Spike Lee's “Do The Right Thing” was the most powerful cinematic experience I ever had in my lifetime. In fact, it still is socially relevant and shocking to this day. His take on race relations in America is as scathing as its ever been.
If any director can attest to getting the shaft from the academy over the years, it’s Spike Lee. “Do the Right Thing” didn’t even get a Best Picture nomination in 1989, with the academy instead opting for the safer, gentler, but nevertheless forgettable, whimsical depiction of racism in “Driving Miss Daisy.” We all know which film stood the test of time and which film, as Lee pointed out recently, is taught in film schools all across the U.S. It wasn’t just that movie, either: his incendiary film about Malcom X couldn’t muster anything, except a Best Actor nomination for Denzel Washington. Just like some of the great directors of his time, Lee’s films have aged very well — watch “The 25th Hour” — and he keeps pushing the envelope, most recently in the undervalued Chi-raq and this past year’s incendiary “BlackKklansman.” He’s also responsible for starting the whole #Oscarssowhite debate when he refused to accept his honorary Oscar for this year’s upcoming ceremony.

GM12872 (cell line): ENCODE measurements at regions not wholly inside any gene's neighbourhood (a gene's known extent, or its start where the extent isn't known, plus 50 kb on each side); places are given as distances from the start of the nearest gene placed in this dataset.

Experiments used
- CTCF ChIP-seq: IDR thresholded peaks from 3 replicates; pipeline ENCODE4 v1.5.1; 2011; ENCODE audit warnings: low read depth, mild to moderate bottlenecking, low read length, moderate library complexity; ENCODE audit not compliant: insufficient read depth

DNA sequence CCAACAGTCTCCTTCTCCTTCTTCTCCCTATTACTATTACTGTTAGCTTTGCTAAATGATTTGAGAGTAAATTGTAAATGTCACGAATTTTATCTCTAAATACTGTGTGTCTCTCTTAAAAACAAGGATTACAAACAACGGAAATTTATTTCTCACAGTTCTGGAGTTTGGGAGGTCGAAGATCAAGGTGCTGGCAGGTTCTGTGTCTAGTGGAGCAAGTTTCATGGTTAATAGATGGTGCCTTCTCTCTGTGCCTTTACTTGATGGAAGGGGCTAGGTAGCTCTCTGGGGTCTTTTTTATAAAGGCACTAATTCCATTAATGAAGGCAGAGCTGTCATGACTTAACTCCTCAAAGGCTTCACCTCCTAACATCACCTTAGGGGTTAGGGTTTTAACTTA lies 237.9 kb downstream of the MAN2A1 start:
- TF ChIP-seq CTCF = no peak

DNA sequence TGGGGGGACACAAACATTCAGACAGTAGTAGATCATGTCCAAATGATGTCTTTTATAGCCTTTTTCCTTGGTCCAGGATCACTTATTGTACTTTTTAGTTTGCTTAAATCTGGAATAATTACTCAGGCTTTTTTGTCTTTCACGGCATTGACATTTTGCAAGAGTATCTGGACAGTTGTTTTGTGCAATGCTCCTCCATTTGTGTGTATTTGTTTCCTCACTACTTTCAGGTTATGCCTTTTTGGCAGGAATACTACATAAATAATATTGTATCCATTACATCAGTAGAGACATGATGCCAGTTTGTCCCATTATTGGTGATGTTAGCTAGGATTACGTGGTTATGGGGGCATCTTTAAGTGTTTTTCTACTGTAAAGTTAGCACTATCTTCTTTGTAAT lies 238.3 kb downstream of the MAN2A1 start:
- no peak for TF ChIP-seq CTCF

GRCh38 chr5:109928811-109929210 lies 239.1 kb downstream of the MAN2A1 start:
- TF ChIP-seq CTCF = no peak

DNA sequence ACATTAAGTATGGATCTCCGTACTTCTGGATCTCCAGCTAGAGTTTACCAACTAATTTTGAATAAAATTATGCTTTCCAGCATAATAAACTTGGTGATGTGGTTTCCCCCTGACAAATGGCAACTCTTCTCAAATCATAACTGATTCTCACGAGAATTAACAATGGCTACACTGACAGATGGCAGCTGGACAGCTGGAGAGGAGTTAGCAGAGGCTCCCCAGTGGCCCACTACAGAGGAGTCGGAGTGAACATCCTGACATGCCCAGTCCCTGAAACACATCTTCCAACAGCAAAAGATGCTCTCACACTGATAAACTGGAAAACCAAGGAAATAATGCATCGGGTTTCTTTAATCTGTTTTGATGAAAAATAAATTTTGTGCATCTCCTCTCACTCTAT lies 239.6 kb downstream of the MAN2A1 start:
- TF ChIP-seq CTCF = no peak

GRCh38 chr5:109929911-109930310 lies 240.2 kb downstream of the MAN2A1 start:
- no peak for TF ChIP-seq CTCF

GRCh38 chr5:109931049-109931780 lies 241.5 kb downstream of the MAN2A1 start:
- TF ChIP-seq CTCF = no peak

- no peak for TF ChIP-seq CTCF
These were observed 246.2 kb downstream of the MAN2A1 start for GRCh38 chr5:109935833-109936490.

And so, after over three decades of directing movies, the 61-year-old Lee finally earned his first Oscar nomination for Best Director.
“To be honest, after ‘Do the Right Thing,’ I said, ‘That’s it.’ You know?” Lee told GQ last summer [via IndieWire]. “That’s not to say I wasn’t happy to get the honorary award, but as far as Oscars, my thing has always been my body of work. What film won best film of 1989? ‘Driving Miss Daisy.’ Driving Miss motherfucking Daisy. Who’s watching that film now?”
Lee became only the sixth black filmmaker to earn a nomination for Best Director in the Academy’s 91-year history. Jordan Peele (“Get Out.”), John Singleton (“Boyz n the Hood”), Lee Daniels (“Precious”), Steve McQueen (“12 Years a Slave”), and Barry Jenkins (“Moonlight”) were the other 5 black directors nominated.